The controversial Andy Warhol Foundation has asked a federal judge to dismiss a lawsuit brought by The 1960’s band The Velvet Underground over the iconic banana image that features on the cover of their 1967 album, The Velvet Underground & Nico. The Foundation raises the question that if the band hasn’t been in existence for 40 years, does it have a current licensing program on the disputed trademark and if so is it under a legal threat enabling it to pursue a case. The Warhol Foundation has moved that the entire lawsuit be thrown out.
By suggesting that the Banana Design is in the public domain, or at very least, by not asserting their own copyright interest in the image, the band has given the Warhol Foundation the opening to argue that there isn’t a justiciable controversy that needs adjudication. The Foundation says that it has provided the band a “covenant not to sue for copyright infringement,” which could compel the judge to question why she needs to intervene. As for the trademark claims, the Warhol Foundation says that “trademark rights exist only in relation to specific goods and/or services” and that a word, symbol or design can function as a valid trademark only if the mark is part of an ongoing business.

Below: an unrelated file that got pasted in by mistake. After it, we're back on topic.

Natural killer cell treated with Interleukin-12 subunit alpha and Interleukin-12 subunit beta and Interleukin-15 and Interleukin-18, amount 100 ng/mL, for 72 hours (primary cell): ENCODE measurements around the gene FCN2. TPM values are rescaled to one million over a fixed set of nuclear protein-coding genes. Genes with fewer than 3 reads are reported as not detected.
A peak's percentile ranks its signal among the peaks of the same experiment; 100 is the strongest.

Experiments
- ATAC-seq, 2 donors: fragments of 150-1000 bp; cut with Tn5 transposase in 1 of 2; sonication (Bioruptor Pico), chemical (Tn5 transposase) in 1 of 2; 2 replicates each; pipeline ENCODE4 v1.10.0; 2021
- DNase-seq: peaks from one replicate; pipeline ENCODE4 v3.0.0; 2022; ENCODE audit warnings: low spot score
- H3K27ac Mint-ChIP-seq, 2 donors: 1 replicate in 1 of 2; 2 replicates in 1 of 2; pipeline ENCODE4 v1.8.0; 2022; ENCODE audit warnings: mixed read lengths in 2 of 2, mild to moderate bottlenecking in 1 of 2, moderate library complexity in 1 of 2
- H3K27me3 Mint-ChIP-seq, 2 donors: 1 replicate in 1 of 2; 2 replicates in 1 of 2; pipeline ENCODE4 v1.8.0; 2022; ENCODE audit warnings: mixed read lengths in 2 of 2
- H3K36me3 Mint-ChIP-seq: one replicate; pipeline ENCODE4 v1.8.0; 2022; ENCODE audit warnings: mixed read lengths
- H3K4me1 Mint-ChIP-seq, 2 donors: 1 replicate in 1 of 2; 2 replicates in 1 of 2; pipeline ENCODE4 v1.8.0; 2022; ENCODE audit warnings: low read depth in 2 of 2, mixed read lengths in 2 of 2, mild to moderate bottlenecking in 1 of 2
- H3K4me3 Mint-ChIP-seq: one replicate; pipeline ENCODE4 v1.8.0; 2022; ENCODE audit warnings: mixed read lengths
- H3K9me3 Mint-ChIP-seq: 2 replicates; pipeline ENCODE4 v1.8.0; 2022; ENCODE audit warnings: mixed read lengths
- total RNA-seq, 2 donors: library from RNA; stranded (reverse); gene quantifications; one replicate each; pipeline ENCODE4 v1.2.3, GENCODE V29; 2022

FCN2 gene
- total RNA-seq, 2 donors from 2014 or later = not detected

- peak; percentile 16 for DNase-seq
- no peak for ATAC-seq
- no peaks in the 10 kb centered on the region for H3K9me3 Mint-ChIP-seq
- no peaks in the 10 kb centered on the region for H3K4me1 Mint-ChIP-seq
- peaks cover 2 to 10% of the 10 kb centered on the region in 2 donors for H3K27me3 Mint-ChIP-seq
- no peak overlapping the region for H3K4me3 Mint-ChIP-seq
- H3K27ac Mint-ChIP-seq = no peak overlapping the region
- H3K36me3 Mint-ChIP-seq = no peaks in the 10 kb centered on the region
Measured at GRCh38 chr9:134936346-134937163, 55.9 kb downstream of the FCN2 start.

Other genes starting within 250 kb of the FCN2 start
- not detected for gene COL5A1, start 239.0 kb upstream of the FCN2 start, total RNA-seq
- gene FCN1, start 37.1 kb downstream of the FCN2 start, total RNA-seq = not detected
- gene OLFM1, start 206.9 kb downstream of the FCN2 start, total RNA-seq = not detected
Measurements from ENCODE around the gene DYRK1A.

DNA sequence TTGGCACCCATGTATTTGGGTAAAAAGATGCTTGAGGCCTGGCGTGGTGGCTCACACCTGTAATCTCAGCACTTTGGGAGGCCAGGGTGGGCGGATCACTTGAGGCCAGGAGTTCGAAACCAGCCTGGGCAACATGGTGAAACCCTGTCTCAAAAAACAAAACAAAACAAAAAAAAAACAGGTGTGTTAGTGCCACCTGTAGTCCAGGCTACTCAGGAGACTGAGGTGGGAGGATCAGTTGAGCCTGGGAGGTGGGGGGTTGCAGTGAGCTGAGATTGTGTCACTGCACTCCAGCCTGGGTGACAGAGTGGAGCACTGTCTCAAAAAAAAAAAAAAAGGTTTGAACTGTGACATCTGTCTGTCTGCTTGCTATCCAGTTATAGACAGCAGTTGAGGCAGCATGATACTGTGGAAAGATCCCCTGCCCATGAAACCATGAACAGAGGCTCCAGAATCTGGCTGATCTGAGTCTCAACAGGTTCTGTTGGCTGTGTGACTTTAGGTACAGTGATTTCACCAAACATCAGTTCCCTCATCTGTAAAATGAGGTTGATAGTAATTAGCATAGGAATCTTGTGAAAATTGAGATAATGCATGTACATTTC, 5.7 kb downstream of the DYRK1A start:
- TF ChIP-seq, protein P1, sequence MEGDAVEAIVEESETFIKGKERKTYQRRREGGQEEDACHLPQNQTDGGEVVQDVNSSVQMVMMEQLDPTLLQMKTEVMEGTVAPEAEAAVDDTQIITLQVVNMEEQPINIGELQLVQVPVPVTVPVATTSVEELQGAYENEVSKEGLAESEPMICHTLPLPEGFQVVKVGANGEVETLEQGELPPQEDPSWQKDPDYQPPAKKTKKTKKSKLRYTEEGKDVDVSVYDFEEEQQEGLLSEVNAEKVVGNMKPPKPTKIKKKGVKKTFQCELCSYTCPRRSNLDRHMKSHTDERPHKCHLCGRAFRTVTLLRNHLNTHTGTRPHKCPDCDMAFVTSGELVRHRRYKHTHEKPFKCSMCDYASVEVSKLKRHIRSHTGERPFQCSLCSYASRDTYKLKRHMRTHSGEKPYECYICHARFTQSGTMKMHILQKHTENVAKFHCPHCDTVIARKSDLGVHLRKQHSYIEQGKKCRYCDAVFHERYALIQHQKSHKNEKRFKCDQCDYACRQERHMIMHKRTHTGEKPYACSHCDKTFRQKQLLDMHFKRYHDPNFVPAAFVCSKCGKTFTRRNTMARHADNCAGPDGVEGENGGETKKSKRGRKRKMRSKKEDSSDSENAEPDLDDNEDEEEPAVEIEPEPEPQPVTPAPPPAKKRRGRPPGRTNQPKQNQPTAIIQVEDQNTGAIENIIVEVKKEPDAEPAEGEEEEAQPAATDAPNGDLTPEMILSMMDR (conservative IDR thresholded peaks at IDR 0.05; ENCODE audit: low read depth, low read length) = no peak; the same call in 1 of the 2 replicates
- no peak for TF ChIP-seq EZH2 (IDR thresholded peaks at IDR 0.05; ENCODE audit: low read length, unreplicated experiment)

The Velvet Underground says that the Banana Design is its own iconic symbol, but the Foundation counters that point by saying that the band hasn’t engaged in the music performing business since 1972, when the band broke up. As for licensing activity, the band’s complaint only mentioned that it once licensed the image for use in an Absolut Vodka ad. However, that was 11 years ago, which Joshua Paul, the attorney for the Foundation, writes “provides no support for Plaintiff’s allegation of ‘ongoing’ licensing activity.”
“Plaintiff has put the cart before the horse,” adds the motion to dismiss, suggesting that the Velvet Underground would need to use and provide notice of the Banana Design in commerce.